“Desi-futurism is a genre that South Asian underground artists are developing. It’s about creating this beautiful framework and fabric and having all of us feel like we’re part of something together” – Raveena
The album was inspired by an experience Raveena had in 2017, when she visited New York’s Rubin Museum on a psychedelic acid trip. While there, she invented a space princess, Asha, who “lives for thousands of years”. The record recounts the rise and fall of this alter-ego, who finds herself low on confidence before assuredly stepping forward into a new, more accepting self. “She goes through so many trials and tribulations,” Raveena explains, “and has to learn to meditate and harness her alien superpowers to live through it.” Featuring the likes of Vince Staples and legendary disco singer Asha Puthli, the project becomes softer and more contemplative during its runtime, ending on a 15-minute guided meditation.
“I wanted to make an album that was equally colourful and treacherous and varied in its journey,” she says. “In a day, I can go through so many different emotions. Spending a lot of time in nature and learning to tap into my breath and my centre, I was guided by God, connecting to all this energy that my ancestry has harnessed for me. I was just tapping into that.”
On Asha’s Awakening, Raveena creates a utopia where people can be their whole selves: one where religion can sit alongside other parts of identity that their traditional culture may not deem permissible. In Raveena’s case, this is Sikhism and queerness. “[The album] is almost like a thesis,” she says. “It’s everything I wanted to study in terms of the intersections of the east and west, and all the different points that they meet musically.”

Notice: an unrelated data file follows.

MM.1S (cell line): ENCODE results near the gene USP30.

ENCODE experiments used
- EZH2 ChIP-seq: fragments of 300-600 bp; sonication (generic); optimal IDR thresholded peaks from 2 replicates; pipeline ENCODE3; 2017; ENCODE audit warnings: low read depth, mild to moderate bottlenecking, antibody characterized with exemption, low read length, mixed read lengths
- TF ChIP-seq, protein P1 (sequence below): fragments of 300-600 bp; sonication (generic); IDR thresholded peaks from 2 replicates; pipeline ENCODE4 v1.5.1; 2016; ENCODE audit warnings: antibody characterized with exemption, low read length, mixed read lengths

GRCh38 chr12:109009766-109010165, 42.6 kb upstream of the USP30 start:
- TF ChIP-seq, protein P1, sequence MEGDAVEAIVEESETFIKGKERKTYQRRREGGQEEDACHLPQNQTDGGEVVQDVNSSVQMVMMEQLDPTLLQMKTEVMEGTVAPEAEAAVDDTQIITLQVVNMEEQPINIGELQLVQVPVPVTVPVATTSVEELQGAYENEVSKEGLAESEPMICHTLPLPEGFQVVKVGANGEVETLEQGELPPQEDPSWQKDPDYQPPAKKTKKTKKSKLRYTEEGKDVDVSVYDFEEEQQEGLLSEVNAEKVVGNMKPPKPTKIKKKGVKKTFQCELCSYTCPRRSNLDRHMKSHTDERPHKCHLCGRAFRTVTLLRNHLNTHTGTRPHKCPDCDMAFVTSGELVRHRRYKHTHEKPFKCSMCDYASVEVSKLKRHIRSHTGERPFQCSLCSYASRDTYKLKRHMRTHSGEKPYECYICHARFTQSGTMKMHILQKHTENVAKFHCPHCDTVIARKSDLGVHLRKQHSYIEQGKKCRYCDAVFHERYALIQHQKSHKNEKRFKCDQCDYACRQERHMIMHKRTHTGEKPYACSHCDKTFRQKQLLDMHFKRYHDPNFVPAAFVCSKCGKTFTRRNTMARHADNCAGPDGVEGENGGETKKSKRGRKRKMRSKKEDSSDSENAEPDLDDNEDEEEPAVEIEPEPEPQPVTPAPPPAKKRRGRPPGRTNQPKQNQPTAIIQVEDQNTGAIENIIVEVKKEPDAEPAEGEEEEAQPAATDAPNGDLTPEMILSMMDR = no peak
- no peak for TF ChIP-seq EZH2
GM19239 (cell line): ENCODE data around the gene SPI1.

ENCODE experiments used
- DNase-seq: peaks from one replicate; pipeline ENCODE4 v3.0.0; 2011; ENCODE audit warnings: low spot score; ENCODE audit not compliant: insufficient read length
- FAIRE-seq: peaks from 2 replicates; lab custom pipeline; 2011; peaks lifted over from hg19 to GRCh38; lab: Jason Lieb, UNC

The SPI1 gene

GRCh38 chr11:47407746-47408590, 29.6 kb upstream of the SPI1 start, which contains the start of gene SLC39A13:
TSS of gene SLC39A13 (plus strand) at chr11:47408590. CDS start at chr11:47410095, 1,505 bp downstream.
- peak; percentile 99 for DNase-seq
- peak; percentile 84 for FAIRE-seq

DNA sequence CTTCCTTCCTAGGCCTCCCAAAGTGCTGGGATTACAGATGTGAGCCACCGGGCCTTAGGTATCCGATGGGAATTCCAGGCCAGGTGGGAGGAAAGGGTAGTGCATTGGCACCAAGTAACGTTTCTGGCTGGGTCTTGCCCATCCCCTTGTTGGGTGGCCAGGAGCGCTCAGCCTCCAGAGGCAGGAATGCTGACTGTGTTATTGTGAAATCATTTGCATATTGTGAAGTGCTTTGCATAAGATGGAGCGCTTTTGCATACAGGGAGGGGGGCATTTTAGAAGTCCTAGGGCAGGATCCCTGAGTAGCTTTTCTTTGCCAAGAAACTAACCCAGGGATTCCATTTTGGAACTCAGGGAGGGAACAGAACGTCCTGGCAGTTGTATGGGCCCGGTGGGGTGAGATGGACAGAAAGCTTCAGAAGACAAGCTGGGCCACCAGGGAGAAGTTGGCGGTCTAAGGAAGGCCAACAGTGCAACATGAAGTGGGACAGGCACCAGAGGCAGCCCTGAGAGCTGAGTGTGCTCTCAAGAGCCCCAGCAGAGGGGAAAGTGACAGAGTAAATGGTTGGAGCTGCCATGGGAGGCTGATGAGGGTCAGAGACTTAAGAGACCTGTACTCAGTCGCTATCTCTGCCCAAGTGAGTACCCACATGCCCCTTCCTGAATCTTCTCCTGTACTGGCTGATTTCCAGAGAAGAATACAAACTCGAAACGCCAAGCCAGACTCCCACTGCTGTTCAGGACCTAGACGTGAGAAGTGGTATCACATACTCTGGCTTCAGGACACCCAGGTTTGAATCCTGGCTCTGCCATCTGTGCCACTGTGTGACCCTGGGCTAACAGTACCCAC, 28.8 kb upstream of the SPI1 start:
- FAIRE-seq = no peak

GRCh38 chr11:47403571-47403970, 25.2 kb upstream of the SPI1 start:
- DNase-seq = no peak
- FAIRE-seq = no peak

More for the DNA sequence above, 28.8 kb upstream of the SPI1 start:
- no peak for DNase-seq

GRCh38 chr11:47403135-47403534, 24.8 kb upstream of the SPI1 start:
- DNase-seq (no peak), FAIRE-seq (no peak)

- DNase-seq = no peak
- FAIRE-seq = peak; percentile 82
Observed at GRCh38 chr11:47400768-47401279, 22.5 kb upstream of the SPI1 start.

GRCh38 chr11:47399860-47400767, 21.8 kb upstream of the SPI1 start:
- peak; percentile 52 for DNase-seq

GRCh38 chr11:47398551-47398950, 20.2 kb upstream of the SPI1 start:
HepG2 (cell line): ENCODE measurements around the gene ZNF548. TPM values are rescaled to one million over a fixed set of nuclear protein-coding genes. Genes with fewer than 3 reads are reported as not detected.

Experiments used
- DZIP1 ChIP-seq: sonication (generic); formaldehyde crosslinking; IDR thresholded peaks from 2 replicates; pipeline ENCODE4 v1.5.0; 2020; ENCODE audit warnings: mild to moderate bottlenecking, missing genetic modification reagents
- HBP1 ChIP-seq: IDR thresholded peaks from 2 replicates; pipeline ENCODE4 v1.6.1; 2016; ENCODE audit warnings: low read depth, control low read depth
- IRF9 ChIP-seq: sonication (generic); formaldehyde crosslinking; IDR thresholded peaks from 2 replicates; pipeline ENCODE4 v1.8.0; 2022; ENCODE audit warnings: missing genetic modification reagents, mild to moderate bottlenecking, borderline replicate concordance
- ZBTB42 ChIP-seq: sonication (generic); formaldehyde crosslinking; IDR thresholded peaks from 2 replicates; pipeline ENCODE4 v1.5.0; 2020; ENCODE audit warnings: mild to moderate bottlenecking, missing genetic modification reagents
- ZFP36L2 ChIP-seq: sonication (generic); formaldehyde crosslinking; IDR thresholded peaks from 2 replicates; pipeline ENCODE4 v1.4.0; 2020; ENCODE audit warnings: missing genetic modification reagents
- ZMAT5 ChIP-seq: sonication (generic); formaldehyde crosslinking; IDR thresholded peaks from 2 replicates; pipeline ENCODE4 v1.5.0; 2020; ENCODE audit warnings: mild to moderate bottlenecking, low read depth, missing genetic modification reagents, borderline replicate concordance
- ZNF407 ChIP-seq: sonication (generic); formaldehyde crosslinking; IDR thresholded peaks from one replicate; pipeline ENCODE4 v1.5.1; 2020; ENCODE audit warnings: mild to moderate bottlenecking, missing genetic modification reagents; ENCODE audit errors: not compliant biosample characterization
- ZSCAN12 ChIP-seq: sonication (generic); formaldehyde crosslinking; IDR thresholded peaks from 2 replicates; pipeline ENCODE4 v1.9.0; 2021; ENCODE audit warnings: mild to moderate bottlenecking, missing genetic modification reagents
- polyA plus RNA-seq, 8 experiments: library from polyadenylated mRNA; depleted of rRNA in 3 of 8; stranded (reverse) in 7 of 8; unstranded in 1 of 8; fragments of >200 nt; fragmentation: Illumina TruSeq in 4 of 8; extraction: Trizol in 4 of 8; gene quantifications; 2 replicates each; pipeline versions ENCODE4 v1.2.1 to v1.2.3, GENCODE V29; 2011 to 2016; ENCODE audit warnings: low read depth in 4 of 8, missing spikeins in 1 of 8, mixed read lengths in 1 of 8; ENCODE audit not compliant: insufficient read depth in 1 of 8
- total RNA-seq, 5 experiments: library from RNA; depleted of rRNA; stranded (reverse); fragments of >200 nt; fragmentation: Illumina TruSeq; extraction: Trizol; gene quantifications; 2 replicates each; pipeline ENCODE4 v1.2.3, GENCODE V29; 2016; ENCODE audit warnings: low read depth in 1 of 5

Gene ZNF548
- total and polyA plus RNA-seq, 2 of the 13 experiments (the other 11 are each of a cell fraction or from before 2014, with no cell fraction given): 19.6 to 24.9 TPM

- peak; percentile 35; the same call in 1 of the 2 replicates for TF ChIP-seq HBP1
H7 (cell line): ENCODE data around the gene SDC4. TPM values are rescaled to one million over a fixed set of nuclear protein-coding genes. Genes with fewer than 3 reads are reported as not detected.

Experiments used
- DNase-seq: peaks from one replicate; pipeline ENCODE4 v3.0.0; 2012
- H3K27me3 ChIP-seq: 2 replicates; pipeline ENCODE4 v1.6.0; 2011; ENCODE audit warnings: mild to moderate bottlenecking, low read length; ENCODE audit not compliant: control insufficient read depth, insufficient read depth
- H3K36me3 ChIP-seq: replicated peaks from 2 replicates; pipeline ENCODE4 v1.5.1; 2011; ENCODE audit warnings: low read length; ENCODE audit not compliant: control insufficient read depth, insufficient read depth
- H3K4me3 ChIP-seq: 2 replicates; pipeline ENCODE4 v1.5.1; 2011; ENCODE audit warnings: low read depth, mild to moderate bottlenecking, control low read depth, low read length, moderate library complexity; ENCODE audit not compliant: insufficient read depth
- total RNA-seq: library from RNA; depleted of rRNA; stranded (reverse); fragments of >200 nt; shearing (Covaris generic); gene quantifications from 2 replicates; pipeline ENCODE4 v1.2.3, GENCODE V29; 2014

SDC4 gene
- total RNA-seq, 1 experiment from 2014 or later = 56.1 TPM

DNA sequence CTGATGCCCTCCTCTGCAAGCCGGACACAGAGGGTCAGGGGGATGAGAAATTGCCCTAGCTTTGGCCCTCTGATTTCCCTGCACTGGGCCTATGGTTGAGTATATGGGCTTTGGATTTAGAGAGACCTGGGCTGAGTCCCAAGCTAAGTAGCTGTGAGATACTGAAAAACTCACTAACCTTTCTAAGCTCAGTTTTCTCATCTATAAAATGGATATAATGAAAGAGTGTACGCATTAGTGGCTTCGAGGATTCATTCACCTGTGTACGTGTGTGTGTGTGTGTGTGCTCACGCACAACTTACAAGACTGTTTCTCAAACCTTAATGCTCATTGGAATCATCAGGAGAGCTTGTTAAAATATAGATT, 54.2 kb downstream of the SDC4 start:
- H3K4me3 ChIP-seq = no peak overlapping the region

Despite signing to Warner Records, a major label, she was allowed “complete and utter creative control”, which gave her bigger budgets and more time to realise her vision. “My art is very loud and imaginative,” she says. “I have very big visions and that has taken me to a bunch of places I didn’t expect.”
The accompanying visuals for the release thus far have been arresting in both their complexity and their beauty. Album opener “Rush” delves into her Bollywood inspirations like actresses Madhuri Dixit and Aishwarya Rai, paying tribute to cinematic movies like Devdas and Pakeezah. It’s “Secret”, though, featuring Californian rapper Vince Staples, that reveals the ways in which Raveena follows her intuition and goes to immense lengths for her art.
“I went on a vacation with some friends and they had an aerial silk rig in the middle of the living room,” she says. “I really enjoyed it and ran with it. I sprained my ankle the first time that I took the class, so that kept me off it for a month but that made me want to do it even more because I was determined to get back.” The eventual performance which sees her deftly twist and turn, contorting her body into different shapes, was the result of four months of training. She also trained for two years in Bollywood dancing to perform her routine for both visuals.
“My art is very loud and imaginative. I have very big visions and that has taken me to a bunch of places I didn’t expect”